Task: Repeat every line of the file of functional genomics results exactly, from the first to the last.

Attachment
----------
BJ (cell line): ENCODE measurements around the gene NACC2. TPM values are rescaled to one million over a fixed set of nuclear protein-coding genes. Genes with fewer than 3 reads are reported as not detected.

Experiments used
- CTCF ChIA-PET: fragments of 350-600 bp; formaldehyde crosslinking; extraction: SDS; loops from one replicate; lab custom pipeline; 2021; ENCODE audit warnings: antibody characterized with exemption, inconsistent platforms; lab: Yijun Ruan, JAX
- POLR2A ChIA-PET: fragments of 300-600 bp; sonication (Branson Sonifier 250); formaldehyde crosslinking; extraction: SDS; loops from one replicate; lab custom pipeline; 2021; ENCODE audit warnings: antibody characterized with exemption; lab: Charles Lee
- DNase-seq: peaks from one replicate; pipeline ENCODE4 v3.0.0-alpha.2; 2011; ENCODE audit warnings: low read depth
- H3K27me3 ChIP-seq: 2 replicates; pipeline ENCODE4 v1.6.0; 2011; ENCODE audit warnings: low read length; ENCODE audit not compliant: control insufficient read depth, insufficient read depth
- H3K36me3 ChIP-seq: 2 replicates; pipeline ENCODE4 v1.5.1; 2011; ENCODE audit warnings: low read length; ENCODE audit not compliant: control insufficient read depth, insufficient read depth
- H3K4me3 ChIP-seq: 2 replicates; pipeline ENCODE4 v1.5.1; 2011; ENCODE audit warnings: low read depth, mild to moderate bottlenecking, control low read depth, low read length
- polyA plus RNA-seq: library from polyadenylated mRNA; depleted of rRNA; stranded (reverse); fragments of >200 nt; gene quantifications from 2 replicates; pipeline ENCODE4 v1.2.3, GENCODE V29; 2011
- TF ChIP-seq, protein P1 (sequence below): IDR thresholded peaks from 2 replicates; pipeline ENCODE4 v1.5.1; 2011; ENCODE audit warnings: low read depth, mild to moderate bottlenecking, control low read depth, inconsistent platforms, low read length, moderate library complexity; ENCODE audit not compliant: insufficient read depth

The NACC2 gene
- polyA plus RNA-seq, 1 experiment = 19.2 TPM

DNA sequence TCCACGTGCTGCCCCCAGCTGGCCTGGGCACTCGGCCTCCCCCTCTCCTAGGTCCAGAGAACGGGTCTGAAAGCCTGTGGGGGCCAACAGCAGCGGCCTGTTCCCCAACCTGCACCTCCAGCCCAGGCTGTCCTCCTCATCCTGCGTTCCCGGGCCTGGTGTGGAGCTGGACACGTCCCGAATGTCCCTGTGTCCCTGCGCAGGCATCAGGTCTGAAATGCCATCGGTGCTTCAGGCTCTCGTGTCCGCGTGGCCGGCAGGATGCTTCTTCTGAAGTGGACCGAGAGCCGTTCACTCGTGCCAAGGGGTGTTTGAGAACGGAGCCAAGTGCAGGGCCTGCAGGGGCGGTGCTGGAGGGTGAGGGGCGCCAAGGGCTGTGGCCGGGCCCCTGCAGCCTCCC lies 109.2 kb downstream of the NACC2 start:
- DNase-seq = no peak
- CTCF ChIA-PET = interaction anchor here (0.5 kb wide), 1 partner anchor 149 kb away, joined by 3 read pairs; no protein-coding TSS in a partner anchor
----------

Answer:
BJ (cell line): ENCODE measurements around the gene NACC2. TPM values are rescaled to one million over a fixed set of nuclear protein-coding genes. Genes with fewer than 3 reads are reported as not detected.

Experiments used
- CTCF ChIA-PET: fragments of 350-600 bp; formaldehyde crosslinking; extraction: SDS; loops from one replicate; lab custom pipeline; 2021; ENCODE audit warnings: antibody characterized with exemption, inconsistent platforms; lab: Yijun Ruan, JAX
- POLR2A ChIA-PET: fragments of 300-600 bp; sonication (Branson Sonifier 250); formaldehyde crosslinking; extraction: SDS; loops from one replicate; lab custom pipeline; 2021; ENCODE audit warnings: antibody characterized with exemption; lab: Charles Lee
- DNase-seq: peaks from one replicate; pipeline ENCODE4 v3.0.0-alpha.2; 2011; ENCODE audit warnings: low read depth
- H3K27me3 ChIP-seq: 2 replicates; pipeline ENCODE4 v1.6.0; 2011; ENCODE audit warnings: low read length; ENCODE audit not compliant: control insufficient read depth, insufficient read depth
- H3K36me3 ChIP-seq: 2 replicates; pipeline ENCODE4 v1.5.1; 2011; ENCODE audit warnings: low read length; ENCODE audit not compliant: control insufficient read depth, insufficient read depth
- H3K4me3 ChIP-seq: 2 replicates; pipeline ENCODE4 v1.5.1; 2011; ENCODE audit warnings: low read depth, mild to moderate bottlenecking, control low read depth, low read length
- polyA plus RNA-seq: library from polyadenylated mRNA; depleted of rRNA; stranded (reverse); fragments of >200 nt; gene quantifications from 2 replicates; pipeline ENCODE4 v1.2.3, GENCODE V29; 2011
- TF ChIP-seq, protein P1 (sequence below): IDR thresholded peaks from 2 replicates; pipeline ENCODE4 v1.5.1; 2011; ENCODE audit warnings: low read depth, mild to moderate bottlenecking, control low read depth, inconsistent platforms, low read length, moderate library complexity; ENCODE audit not compliant: insufficient read depth

The NACC2 gene
- polyA plus RNA-seq, 1 experiment = 19.2 TPM

DNA sequence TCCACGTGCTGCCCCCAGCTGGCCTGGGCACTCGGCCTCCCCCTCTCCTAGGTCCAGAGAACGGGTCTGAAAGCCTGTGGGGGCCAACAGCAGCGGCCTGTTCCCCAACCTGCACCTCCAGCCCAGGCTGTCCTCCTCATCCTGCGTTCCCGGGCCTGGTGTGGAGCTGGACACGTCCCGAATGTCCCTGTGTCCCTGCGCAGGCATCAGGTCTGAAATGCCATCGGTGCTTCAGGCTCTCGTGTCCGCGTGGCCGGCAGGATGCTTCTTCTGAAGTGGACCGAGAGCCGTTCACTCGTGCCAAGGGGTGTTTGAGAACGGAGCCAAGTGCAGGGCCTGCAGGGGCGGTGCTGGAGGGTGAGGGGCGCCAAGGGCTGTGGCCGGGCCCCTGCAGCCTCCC lies 109.2 kb downstream of the NACC2 start:
- DNase-seq = no peak
- CTCF ChIA-PET = interaction anchor here (0.5 kb wide), 1 partner anchor 149 kb away, joined by 3 read pairs; no protein-coding TSS in a partner anchor